drug

verb

English Language Learners Definition of drug

: to give a drug to (a person or animal) in order to make that person or animal very sleepy or unconscious

: to add a drug to (a food or drink) in order to make someone sleepy or unconscious

drug

noun
\ˈdrəg \

Kids Definition of drug

 (Entry 1 of 2)

1 : a substance used as a medicine or in making medicines

2 : a substance (as cocaine) that may harm or addict a user

drug

verb
drugged; drugging

Kids Definition of drug (Entry 2 of 2)

1 : to poison with or as if with a drug

2 : to make sleepy or unconscious with drugs

drug

noun
\ˈdrəg \

Medical Definition of drug 

(Entry 1 of 2)

1a : a substance used as a medication or in the preparation of medication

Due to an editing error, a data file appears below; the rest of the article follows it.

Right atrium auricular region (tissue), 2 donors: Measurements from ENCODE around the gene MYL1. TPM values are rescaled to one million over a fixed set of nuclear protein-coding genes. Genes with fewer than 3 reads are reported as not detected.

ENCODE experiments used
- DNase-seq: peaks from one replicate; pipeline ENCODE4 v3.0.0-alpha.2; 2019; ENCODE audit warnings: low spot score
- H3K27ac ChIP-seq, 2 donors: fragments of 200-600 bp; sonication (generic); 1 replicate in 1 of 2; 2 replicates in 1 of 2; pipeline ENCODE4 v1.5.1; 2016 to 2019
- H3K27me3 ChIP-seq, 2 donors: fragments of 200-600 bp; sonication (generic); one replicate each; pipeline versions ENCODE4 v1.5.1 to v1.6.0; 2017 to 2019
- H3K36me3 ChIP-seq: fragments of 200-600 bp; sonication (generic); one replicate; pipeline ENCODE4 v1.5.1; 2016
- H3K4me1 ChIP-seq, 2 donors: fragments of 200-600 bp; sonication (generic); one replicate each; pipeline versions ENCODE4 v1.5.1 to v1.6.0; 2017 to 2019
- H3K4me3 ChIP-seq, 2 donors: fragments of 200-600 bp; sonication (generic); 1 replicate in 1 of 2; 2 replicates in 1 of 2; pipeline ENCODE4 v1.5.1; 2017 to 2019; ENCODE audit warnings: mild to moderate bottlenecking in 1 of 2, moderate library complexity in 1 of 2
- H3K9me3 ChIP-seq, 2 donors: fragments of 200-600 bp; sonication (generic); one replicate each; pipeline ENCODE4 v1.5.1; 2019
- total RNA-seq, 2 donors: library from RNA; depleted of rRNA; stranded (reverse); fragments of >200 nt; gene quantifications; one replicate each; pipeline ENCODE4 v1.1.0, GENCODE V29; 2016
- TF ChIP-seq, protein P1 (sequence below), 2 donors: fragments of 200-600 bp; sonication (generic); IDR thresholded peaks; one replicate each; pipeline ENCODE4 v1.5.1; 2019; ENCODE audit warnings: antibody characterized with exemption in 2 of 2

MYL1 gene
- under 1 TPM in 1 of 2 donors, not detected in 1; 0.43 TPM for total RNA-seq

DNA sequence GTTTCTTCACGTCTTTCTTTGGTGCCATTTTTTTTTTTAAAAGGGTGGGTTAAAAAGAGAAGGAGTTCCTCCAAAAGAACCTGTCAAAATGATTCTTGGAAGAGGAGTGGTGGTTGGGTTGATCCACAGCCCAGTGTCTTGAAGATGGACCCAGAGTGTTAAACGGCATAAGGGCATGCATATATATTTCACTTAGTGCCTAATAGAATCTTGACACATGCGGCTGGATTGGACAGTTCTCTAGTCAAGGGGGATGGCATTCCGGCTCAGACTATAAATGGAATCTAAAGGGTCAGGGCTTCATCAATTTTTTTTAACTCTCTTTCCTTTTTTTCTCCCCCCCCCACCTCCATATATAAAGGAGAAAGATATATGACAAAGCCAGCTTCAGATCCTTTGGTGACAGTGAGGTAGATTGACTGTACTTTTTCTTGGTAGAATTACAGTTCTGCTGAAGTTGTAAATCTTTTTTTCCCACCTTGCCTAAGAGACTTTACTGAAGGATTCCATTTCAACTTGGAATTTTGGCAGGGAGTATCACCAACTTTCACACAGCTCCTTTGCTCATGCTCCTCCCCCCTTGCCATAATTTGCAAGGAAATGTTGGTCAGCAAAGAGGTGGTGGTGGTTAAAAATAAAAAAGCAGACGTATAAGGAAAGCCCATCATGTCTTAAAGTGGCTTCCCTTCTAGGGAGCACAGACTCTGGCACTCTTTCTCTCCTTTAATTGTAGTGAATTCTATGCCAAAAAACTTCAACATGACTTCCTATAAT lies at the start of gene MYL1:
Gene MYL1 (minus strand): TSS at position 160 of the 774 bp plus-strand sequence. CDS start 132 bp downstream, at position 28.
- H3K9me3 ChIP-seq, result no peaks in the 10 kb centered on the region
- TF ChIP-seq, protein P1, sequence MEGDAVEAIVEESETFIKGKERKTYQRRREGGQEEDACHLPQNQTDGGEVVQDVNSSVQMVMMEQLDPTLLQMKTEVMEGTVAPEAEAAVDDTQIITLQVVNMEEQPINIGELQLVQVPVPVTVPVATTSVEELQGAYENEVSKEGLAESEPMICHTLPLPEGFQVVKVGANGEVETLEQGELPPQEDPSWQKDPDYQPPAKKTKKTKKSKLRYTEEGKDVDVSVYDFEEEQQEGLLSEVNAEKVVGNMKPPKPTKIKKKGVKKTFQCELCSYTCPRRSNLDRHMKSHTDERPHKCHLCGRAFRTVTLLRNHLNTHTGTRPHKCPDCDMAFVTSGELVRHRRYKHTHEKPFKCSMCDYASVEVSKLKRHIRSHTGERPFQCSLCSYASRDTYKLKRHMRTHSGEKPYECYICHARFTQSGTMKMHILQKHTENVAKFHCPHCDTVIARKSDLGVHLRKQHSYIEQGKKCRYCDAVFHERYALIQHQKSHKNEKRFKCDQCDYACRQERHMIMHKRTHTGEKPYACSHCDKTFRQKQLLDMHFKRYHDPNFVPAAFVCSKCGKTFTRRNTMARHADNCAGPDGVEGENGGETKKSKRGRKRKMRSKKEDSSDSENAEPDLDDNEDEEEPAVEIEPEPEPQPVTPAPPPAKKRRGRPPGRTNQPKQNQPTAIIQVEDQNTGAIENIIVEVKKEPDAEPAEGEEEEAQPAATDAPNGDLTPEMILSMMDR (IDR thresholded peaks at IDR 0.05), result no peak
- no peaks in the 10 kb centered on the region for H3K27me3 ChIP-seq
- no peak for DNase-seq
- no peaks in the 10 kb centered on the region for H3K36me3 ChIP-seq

b according to the Food, Drug, and Cosmetic Act

(1) : a substance recognized in an official pharmacopoeia or formulary

(2) : a substance intended for use in the diagnosis, cure, mitigation, treatment, or prevention of disease

(3) : a substance other than food intended to affect the structure or function of the body

(4) : a substance intended for use as a component of a medicine but not a device or a component, part, or accessory of a device

2 : something and often an illicit substance that causes addiction, habituation, or a marked change in consciousness

drug

verb
drugged; drugging

Medical Definition of drug (Entry 2 of 2)

transitive verb

1 : to affect with a drug especially : to stupefy by a narcotic drug

2 : to administer a drug to

intransitive verb

: to take drugs for narcotic effect

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Comments on drug